Ice & Cold Water Safety

It’s getting chilly out there, which means it’s time to brush up on our ice and cold water safety. Cold water is any water that is below 70 degrees Fahrenheit. This may not seem that bad, but cold water can rob the body of heat 25 to 30 times more quickly than air. This escape of body heat can lead to hypothermia and death.

It is important to understand the symptoms of hypothermia so you can recognize it quickly. The most obvious symptoms are confusion, lack of coordination, slurred speech, uncontrollable shivering, and unconsciousness. If you recognize these symptoms in yourself or others there are steps to take to help someone with hypothermia.

First, always call for medical help immediately. Then, if the situation is safe for yourself, remove the victim from the cold water or air. Once they are out of the cold area, remove any wet clothing and keep them as dry as possible. It is very important to keep the victim as warm as possible. So, wrap them up in blankets and build a fire to raise their temperature. Giving them warm liquids to drink will warm their internal temperature, just make sure it includes no alcohol or caffeine. Finally you can place the victim in a warm bath with their arms and legs out of the water, this helps their core temperature rise first.

Hopefully, no one finds themselves in a situation where the above tips for helping with hypothermia victims is necessary. To help prevent that situation from happening the following are useful tips for preventing hypothermia before it starts. Always wear layers of warm clothing in cold environments. It is especially useful to cover your hands and head with hats and gloves. Everyone should keep as dry as possible. When near cold water make sure to always wear a personal floatation device. To make sure you can always start a fire, carry matches in a waterproof container.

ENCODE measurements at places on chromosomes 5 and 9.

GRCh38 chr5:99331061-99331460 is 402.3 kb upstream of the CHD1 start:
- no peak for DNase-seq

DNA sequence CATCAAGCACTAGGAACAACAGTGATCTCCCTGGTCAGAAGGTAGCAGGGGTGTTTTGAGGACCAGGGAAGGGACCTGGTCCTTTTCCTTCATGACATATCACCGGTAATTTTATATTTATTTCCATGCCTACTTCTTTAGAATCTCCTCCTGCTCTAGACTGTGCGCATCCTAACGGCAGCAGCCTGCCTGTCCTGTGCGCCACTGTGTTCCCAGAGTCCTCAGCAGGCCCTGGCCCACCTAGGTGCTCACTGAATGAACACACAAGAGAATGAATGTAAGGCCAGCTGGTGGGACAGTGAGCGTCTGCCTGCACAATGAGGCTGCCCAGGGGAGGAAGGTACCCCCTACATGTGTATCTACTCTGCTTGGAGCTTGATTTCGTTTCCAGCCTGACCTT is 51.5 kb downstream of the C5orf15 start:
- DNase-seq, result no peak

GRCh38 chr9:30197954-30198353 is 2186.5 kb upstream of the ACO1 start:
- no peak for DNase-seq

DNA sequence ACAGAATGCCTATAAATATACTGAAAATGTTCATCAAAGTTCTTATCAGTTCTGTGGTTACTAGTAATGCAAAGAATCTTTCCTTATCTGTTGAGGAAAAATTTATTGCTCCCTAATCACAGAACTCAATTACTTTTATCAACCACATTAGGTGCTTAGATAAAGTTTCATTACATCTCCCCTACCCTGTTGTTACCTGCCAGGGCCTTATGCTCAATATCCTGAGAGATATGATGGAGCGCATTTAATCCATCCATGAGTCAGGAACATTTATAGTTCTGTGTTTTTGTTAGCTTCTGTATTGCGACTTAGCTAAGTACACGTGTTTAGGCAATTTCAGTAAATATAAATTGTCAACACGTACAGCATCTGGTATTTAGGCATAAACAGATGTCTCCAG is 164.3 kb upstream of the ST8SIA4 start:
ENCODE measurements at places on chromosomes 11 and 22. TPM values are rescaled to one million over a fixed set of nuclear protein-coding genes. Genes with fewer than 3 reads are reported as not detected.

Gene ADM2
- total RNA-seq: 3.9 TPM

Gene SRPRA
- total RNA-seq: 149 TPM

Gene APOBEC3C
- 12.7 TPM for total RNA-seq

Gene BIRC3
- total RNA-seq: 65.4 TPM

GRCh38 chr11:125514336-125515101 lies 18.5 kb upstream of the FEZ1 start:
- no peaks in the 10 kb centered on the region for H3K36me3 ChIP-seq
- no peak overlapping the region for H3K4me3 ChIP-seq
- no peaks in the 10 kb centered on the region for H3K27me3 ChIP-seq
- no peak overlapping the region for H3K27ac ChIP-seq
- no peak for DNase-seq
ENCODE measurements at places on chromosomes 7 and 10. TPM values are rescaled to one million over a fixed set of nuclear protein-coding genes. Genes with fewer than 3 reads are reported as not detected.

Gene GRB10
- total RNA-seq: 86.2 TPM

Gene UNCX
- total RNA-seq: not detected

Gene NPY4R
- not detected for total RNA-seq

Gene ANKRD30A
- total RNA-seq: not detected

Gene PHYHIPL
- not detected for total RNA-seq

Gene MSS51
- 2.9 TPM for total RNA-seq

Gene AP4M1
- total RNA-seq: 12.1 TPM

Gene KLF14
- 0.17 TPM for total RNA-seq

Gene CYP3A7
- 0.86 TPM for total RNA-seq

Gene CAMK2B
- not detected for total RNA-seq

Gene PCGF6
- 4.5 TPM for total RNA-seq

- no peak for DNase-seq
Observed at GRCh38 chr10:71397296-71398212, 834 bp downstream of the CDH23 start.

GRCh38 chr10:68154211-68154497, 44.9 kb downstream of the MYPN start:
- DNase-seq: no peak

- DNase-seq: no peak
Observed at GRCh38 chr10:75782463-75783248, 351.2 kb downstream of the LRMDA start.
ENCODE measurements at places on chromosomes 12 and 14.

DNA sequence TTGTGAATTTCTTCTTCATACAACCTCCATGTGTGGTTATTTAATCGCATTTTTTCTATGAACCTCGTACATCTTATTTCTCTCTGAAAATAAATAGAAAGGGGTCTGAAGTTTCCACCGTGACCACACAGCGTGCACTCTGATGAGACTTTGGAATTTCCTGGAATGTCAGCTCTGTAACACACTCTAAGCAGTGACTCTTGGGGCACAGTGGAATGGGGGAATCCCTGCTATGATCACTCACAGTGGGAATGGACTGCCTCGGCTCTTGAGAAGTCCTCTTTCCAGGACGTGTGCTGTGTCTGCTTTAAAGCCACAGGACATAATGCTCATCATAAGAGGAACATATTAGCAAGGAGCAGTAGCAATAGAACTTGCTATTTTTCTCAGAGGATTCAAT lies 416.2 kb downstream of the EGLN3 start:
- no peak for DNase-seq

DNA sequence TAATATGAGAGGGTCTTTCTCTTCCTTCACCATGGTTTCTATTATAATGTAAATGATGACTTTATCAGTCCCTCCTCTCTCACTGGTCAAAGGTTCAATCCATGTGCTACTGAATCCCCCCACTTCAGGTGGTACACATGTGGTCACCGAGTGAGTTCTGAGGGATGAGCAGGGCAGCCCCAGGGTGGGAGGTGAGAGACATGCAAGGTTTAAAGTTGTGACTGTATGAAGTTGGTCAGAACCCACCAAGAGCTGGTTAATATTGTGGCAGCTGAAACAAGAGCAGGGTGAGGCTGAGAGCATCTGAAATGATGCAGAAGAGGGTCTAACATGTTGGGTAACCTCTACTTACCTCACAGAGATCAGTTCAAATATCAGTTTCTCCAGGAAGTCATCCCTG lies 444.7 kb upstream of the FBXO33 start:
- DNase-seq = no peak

If you plan to walk out onto ice remember that there is no surefire way to recognize if ice is safe. There are many factors to recognizing ice safety; including thickness, temperature, age, depth of water under the ice, etc. All of these things factor into whether ice is safe or not and none of them create a situation that is 100 percent safe. Another factor to remember is that ice on moving water is never safe.

Reach-Throw-Go. These are the three words someone should remember if a companion falls through ice. The first step is to simply reach for the victim and try to pull them out. If you are unable to reach the person from shore the first step is to throw them something they can grab onto. This can include a rope, jumper cables, tree branch, etc. As a last resort, go find help before you also fall through the ice. Immediately after the victim is safe and out of the ice call for medical assistance.

If you yourself fall through the ice the first step is to not panic. Next you will want to go towards the direction you came from and place your arms on the unbroken surface of ice. Using your feet kick yourself out of the water and remain lying flat on the ice. Roll away, never stand back on the ice, and crawl until you return to solid ice or ground.